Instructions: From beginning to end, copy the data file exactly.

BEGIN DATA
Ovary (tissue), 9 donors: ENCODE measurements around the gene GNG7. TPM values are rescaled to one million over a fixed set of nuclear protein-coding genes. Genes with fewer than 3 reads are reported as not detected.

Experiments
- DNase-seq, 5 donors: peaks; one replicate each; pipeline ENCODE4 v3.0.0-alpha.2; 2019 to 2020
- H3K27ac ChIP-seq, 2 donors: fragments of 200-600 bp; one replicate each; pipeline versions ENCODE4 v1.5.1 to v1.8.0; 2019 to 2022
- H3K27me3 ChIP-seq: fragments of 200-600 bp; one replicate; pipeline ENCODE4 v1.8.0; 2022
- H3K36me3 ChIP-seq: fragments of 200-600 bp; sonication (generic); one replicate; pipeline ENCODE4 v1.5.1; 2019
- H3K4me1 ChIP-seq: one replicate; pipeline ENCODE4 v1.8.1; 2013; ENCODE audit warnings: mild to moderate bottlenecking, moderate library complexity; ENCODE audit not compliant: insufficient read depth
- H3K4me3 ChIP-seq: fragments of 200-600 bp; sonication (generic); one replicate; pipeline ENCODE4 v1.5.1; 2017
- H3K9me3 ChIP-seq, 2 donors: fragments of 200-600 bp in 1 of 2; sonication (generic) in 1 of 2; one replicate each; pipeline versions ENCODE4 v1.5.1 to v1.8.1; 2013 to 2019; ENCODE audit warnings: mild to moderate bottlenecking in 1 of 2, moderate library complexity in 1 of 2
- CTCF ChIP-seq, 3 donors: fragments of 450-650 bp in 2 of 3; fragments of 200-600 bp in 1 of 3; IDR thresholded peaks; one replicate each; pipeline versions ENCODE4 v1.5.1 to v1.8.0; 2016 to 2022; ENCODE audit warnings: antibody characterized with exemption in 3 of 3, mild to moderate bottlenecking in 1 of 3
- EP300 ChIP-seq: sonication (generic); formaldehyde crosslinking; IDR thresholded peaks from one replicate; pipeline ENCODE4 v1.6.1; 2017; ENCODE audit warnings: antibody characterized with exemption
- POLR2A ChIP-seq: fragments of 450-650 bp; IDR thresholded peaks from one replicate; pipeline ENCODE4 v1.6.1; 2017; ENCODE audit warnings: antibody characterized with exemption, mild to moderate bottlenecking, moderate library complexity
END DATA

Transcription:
Ovary (tissue), 9 donors: ENCODE measurements around the gene GNG7. TPM values are rescaled to one million over a fixed set of nuclear protein-coding genes. Genes with fewer than 3 reads are reported as not detected.

Experiments
- DNase-seq, 5 donors: peaks; one replicate each; pipeline ENCODE4 v3.0.0-alpha.2; 2019 to 2020
- H3K27ac ChIP-seq, 2 donors: fragments of 200-600 bp; one replicate each; pipeline versions ENCODE4 v1.5.1 to v1.8.0; 2019 to 2022
- H3K27me3 ChIP-seq: fragments of 200-600 bp; one replicate; pipeline ENCODE4 v1.8.0; 2022
- H3K36me3 ChIP-seq: fragments of 200-600 bp; sonication (generic); one replicate; pipeline ENCODE4 v1.5.1; 2019
- H3K4me1 ChIP-seq: one replicate; pipeline ENCODE4 v1.8.1; 2013; ENCODE audit warnings: mild to moderate bottlenecking, moderate library complexity; ENCODE audit not compliant: insufficient read depth
- H3K4me3 ChIP-seq: fragments of 200-600 bp; sonication (generic); one replicate; pipeline ENCODE4 v1.5.1; 2017
- H3K9me3 ChIP-seq, 2 donors: fragments of 200-600 bp in 1 of 2; sonication (generic) in 1 of 2; one replicate each; pipeline versions ENCODE4 v1.5.1 to v1.8.1; 2013 to 2019; ENCODE audit warnings: mild to moderate bottlenecking in 1 of 2, moderate library complexity in 1 of 2
- CTCF ChIP-seq, 3 donors: fragments of 450-650 bp in 2 of 3; fragments of 200-600 bp in 1 of 3; IDR thresholded peaks; one replicate each; pipeline versions ENCODE4 v1.5.1 to v1.8.0; 2016 to 2022; ENCODE audit warnings: antibody characterized with exemption in 3 of 3, mild to moderate bottlenecking in 1 of 3
- EP300 ChIP-seq: sonication (generic); formaldehyde crosslinking; IDR thresholded peaks from one replicate; pipeline ENCODE4 v1.6.1; 2017; ENCODE audit warnings: antibody characterized with exemption
- POLR2A ChIP-seq: fragments of 450-650 bp; IDR thresholded peaks from one replicate; pipeline ENCODE4 v1.6.1; 2017; ENCODE audit warnings: antibody characterized with exemption, mild to moderate bottlenecking, moderate library complexity